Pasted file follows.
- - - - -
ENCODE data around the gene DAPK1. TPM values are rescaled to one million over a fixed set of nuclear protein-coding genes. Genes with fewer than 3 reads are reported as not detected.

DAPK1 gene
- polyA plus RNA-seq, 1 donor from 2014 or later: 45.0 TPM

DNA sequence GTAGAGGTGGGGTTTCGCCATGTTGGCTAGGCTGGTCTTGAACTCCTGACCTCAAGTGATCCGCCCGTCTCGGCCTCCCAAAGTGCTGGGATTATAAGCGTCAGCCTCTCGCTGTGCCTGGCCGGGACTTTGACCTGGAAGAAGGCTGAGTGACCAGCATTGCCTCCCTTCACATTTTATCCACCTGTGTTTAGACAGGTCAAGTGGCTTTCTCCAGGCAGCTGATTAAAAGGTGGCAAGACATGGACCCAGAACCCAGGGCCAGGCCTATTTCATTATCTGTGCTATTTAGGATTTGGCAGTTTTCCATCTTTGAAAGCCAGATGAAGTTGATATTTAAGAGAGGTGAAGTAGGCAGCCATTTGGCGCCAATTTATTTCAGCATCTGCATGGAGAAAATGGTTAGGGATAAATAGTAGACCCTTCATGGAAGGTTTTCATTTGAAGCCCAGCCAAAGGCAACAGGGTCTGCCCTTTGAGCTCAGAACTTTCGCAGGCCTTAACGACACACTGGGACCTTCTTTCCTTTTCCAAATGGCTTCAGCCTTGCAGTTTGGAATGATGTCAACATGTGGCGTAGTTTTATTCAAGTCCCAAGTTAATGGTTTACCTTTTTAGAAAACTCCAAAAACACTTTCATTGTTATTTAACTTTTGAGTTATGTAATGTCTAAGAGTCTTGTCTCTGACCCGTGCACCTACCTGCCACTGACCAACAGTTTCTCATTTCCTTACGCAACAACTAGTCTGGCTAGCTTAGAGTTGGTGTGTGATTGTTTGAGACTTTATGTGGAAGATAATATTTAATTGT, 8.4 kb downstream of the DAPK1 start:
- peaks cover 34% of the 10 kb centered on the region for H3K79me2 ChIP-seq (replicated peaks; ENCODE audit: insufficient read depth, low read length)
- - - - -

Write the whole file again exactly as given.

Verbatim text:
ENCODE data around the gene DAPK1. TPM values are rescaled to one million over a fixed set of nuclear protein-coding genes. Genes with fewer than 3 reads are reported as not detected.

DAPK1 gene
- polyA plus RNA-seq, 1 donor from 2014 or later: 45.0 TPM

DNA sequence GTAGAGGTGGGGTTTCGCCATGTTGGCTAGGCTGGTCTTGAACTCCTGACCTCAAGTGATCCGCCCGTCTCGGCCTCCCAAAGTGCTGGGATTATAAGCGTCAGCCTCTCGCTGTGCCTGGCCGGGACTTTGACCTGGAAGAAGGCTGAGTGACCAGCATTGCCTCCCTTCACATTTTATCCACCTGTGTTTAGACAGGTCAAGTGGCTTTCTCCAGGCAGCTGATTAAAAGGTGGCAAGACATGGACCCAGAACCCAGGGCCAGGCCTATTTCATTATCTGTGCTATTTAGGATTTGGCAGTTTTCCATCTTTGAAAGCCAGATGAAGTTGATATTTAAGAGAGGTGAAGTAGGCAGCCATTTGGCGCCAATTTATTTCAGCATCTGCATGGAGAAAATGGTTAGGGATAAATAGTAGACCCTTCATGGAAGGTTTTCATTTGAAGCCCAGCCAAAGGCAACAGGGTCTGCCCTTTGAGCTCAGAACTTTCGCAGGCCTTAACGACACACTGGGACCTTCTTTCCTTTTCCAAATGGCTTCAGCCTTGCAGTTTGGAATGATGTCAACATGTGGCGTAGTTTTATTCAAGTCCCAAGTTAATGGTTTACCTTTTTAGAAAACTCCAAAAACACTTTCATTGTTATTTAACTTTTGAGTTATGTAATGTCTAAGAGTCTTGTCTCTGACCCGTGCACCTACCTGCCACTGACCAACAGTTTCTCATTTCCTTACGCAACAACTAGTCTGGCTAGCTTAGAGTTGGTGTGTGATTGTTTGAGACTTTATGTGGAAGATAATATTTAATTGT, 8.4 kb downstream of the DAPK1 start:
- peaks cover 34% of the 10 kb centered on the region for H3K79me2 ChIP-seq (replicated peaks; ENCODE audit: insufficient read depth, low read length)